Evolution of International Relations

Evolution of International Relations

A Brief Insight into Evolution of International Relations as an Independent Discipline


  • In modern times while nations and people have come to understand the importance of International Relations as an activity among nations, there is not much awareness about the evolution of International Relations as an academic discipline. In this blog let us look into it.
  • The ending of the First World War and the pivotal role played by the then President of the United States Woodrow Wilson in the creation of the League of Nations as an international organisation at the world level had a great influence on the efforts that were made at the academic level to institutionalise the study of International Relations.
  • Thus, it was in 1919 that the first department of International Relations was established in the University of Wales with the Woodrow Wilson Chair


Different Stages of its Evolution: Professor Kenneth W. Thompson in his essay “The Study of International Politics: A Survey of Trends and Developments”, has referred to four stages in the development of the discipline.

The First Stage –

  • The first stage up to the end of the First World War was dominated by the monopoly of Diplomatic Historians, who presented international relations in a chronological and descriptive (not analytical) manner.
  • They never bothered to explain how various events and situations fitted into the general pattern of behaviour among nations.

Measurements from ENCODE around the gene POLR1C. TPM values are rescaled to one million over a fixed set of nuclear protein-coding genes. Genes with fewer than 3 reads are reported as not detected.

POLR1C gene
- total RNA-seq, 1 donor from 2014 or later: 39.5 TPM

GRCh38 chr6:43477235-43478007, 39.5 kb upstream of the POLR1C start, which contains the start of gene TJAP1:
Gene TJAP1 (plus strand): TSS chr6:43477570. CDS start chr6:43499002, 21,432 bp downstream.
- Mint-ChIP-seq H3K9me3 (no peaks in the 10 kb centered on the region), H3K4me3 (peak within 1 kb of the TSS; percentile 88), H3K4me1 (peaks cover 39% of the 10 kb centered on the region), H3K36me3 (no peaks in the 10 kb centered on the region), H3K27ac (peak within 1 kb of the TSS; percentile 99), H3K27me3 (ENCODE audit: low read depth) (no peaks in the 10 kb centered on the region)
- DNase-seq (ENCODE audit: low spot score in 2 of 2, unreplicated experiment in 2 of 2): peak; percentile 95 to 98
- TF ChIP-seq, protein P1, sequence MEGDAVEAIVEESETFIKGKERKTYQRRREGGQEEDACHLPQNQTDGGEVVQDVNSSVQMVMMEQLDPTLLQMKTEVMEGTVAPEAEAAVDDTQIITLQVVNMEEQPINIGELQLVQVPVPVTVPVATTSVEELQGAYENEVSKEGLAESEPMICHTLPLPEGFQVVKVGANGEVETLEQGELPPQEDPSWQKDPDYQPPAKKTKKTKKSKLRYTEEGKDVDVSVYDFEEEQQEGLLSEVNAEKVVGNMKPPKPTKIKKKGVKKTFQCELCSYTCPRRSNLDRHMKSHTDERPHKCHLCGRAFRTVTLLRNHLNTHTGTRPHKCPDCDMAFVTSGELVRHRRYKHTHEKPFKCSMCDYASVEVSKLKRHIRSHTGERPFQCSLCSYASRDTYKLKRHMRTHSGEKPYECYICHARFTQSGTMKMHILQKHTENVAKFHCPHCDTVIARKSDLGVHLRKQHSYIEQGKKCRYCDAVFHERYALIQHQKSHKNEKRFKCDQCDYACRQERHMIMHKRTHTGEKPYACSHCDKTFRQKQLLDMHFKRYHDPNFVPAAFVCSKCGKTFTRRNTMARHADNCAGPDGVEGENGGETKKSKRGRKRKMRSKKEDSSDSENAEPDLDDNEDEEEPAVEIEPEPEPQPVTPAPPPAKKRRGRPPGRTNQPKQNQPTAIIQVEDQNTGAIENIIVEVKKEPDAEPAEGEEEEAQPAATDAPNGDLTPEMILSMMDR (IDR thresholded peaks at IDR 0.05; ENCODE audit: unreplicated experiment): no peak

• Diplomatic Historians, avoided the study of current events and refrained from deducing any universal principles from their descriptive study of events.
  • Their study helped us in understanding events of the past, but provided no clues as to how the present and future trends were to be understood.
  • As such that phase was not helpful in developing a general perspective or theory of International Relations.

The Second Stage –

  • The second stage in the development of International Relations began with the end of the First World War with scholars emphasizing the importance of studying current events and focusing their attention on interpretation of the significance of current developments and problems.

The Third Stage –

  • The third stage in the development of the discipline of International Relations which began during and after the inter-war period emphasized the institutionalization of the institutionalization international relations through law and organization.
  • Such an emphasis was based on the belief that the international community was able to create institutions which would help resolve all international problems.

The Fourth Stage –

  •  Interestingly many scholars began emphasizing the need for studying military strategy rather than peace-oriented studies.
  • The sad and eventual failure of the League of Nations in preventing the outbreak of the Second World War dealt a body blow as it were to the severe limitations of the legal organizational approach and that phase of the development of international relations, which was associated with it.
  • The fourth phase in the study of International Relations began with the emphasis shifting from international law and organisation to the study of forces and influences which shape and condition the behaviour of States